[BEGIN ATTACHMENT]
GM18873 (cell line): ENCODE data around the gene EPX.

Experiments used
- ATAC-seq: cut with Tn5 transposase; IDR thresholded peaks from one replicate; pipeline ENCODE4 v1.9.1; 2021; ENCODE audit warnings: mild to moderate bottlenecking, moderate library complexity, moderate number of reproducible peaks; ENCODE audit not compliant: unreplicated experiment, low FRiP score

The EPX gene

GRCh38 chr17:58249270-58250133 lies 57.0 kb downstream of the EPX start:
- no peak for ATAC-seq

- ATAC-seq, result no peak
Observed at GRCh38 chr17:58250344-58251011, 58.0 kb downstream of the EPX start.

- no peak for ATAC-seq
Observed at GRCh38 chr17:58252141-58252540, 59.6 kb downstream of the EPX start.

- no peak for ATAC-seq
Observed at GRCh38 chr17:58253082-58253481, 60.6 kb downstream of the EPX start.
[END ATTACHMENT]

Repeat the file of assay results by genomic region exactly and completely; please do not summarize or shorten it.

GM18873 (cell line): ENCODE data around the gene EPX.

Experiments used
- ATAC-seq: cut with Tn5 transposase; IDR thresholded peaks from one replicate; pipeline ENCODE4 v1.9.1; 2021; ENCODE audit warnings: mild to moderate bottlenecking, moderate library complexity, moderate number of reproducible peaks; ENCODE audit not compliant: unreplicated experiment, low FRiP score

The EPX gene

GRCh38 chr17:58249270-58250133 lies 57.0 kb downstream of the EPX start:
- no peak for ATAC-seq

- ATAC-seq, result no peak
Observed at GRCh38 chr17:58250344-58251011, 58.0 kb downstream of the EPX start.

- no peak for ATAC-seq
Observed at GRCh38 chr17:58252141-58252540, 59.6 kb downstream of the EPX start.

- no peak for ATAC-seq
Observed at GRCh38 chr17:58253082-58253481, 60.6 kb downstream of the EPX start.